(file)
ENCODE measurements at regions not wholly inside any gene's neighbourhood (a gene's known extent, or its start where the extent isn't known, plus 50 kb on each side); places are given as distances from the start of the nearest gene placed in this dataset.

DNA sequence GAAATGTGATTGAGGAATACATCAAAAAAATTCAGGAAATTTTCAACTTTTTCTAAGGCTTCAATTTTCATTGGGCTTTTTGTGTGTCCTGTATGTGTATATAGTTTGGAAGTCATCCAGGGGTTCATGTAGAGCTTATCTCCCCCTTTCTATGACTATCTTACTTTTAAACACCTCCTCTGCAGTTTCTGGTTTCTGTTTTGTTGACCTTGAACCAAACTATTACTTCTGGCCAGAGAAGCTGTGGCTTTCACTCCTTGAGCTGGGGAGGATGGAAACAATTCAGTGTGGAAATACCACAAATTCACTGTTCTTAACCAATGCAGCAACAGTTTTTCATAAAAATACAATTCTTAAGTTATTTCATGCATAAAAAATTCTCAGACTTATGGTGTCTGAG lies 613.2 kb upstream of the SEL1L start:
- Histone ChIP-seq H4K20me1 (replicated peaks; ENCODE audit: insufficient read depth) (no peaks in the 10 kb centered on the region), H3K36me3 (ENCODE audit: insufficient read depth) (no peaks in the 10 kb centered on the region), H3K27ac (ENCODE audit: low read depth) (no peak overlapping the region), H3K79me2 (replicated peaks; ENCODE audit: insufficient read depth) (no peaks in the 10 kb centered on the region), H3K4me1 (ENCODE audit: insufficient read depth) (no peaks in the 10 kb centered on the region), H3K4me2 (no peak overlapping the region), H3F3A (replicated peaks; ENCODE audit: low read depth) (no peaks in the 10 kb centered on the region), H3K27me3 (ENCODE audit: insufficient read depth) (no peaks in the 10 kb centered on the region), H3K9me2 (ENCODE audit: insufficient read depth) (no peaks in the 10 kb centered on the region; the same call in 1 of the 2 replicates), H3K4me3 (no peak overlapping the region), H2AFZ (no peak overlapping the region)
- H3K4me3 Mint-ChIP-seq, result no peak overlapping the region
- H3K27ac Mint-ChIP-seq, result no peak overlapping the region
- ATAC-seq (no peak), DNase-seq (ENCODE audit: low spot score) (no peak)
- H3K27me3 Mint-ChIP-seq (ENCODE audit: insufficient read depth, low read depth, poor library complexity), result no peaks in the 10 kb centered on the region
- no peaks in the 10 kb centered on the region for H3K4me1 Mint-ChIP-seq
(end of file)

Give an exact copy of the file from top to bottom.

ENCODE measurements at regions not wholly inside any gene's neighbourhood (a gene's known extent, or its start where the extent isn't known, plus 50 kb on each side); places are given as distances from the start of the nearest gene placed in this dataset.

DNA sequence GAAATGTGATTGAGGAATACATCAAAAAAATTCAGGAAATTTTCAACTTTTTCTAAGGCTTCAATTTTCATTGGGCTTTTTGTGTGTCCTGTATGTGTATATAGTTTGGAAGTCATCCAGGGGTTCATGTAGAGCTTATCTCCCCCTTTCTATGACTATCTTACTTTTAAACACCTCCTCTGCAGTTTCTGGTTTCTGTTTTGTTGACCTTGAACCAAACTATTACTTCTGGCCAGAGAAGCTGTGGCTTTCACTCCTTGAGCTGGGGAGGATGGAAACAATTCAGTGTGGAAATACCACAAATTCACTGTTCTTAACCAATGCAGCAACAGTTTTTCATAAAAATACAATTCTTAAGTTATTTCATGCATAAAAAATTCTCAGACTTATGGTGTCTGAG lies 613.2 kb upstream of the SEL1L start:
- Histone ChIP-seq H4K20me1 (replicated peaks; ENCODE audit: insufficient read depth) (no peaks in the 10 kb centered on the region), H3K36me3 (ENCODE audit: insufficient read depth) (no peaks in the 10 kb centered on the region), H3K27ac (ENCODE audit: low read depth) (no peak overlapping the region), H3K79me2 (replicated peaks; ENCODE audit: insufficient read depth) (no peaks in the 10 kb centered on the region), H3K4me1 (ENCODE audit: insufficient read depth) (no peaks in the 10 kb centered on the region), H3K4me2 (no peak overlapping the region), H3F3A (replicated peaks; ENCODE audit: low read depth) (no peaks in the 10 kb centered on the region), H3K27me3 (ENCODE audit: insufficient read depth) (no peaks in the 10 kb centered on the region), H3K9me2 (ENCODE audit: insufficient read depth) (no peaks in the 10 kb centered on the region; the same call in 1 of the 2 replicates), H3K4me3 (no peak overlapping the region), H2AFZ (no peak overlapping the region)
- H3K4me3 Mint-ChIP-seq, result no peak overlapping the region
- H3K27ac Mint-ChIP-seq, result no peak overlapping the region
- ATAC-seq (no peak), DNase-seq (ENCODE audit: low spot score) (no peak)
- H3K27me3 Mint-ChIP-seq (ENCODE audit: insufficient read depth, low read depth, poor library complexity), result no peaks in the 10 kb centered on the region
- no peaks in the 10 kb centered on the region for H3K4me1 Mint-ChIP-seq